sermon preached at St. Paul’s Episcopal Church, Bellingham, WA
by the Rev. Josh Hosler, Associate Priest for Adult Formation
Proper 9A [Track 2], The Fifth Sunday after Pentecost, July 9, 2017
“Hey, Dad, let’s play fairies!”
The phrase burst out of a seven-year-old girl who was brimming with hope and anticipation. It fell on the ears of her forty-year-old father: “Dad, let’s play fairies!” Here was an invitation to intimacy, to quality time, to everything that parenting was supposed to be.
The man almost gave a knee-jerk reply, something like: “I’m sorry, kiddo, I’m busy right now.” But instead he checked himself. It would have been an excuse. Sure, the man had a lot on his mind. But he had heard recently a study that showed that American parents only play with their children, on average, for twenty minutes per week! And the cat’s in the cradle and the silver spoon, and next thing you know, you’ve long since retired and your kid has moved away and is just like you. “Not me,” he thought to himself. “I’m not going to be that dad today!”
|Sir Joseph Noel Paton, The Quarrel of Oberon and Titania (Wikimedia)|
But neither could he throw himself into playing fairies with abandon. He wasn’t going to go all Mr. Banks, get fired from his stuffy, selfish job, and spend all night mending a kite. So feeling too weary to play but too guilty not to, he hedged. “Hmmm … playing fairies? Well, what would that be like?”
The little girl was too young to really roll her eyes, but he heard a preview of that phase in her reply: “Dad, you know! I’ll be Silvermist and you can be Oberon.”
Oh, if only it could be so easy. For this man remembered being a child, possessing the natural ability to play in just this way, taking on a character and immersing himself in a fantasy world. Every day at recess, he had been Luke Skywalker! And then, somewhere along the line, that creative, playful impulse grew up and became much harder to capture. So how about a board game instead? Or a card game? Something with legitimate rules to follow? No, not stuffed animals—what would they say or do? This man desperately wanted to spend time with his daughter, but he wanted to do it on his own terms. And it turns out that he was exactly like those in the generation of Jesus. (Stick with me on this.)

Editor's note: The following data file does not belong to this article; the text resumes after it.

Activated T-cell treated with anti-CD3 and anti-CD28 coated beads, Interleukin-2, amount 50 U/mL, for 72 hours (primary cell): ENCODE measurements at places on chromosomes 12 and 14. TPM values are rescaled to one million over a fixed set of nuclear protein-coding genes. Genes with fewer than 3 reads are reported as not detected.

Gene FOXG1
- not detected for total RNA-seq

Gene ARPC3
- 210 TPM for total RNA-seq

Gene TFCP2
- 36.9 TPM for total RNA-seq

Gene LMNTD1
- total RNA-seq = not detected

Jesus said to the crowd, “To what will I compare this generation? It is like children sitting in the marketplaces and calling to one another, ‘We played the flute for you, and you did not dance; we wailed, and you did not mourn.’” The problem with Jesus’ generation was that they would only play on their own terms. I suspect the problem wasn’t limited to that generation, either.
What does it mean only to play on our own terms? The comparison Jesus makes is a strange one, and he does so in order to call out those who have been bad-mouthing not only him but also John the Baptist. They gripe about John, the grumpy, teetotaling radical, and then they gripe about Jesus, who drinks plenty of wine and hangs out with all the wrong people. Why are they OK with neither one?
To illustrate his point, Jesus compares his critics to children in the marketplace who begin by playing games but who end in an argument. One group wants to play wedding, and the other wants to play funeral. Both groups are too obstinate to compromise, and as a result, they miss out on the one thing they set out to do in the first place: to play! Instead, we might imagine a schoolyard scuffle breaking out, resulting in bloody noses and broken friendships.
In response to his critics’ grumbling, Jesus gives an invitation: “Come to me, all you that are weary and are carrying heavy burdens, and I will give you rest.” Grumbling is a very heavy burden. So is needing to be in control, and choosing the game ourselves, and failing to use our imaginations. Living an abundant life in God’s world takes imagination, but these critics could not imagine the vision Jesus offered them.
Yet can we be held accountable? Is it really our own responsibility to lay down this burden? When I try to let go of control, often I find that I can’t. When I try to muster more imagination, sometimes I find only futility. Paul got it right: “I do not understand my own actions. For I do not do what I want, but I do the very thing I hate.” Why must we always seek to be in control? Why do we cling to our pride? Why is it so hard to suspend our need to be right? Sometimes we even decide we’d rather not love at all than leave our comfort zone. Graham Greene once wrote, “Hate is a lack of imagination.”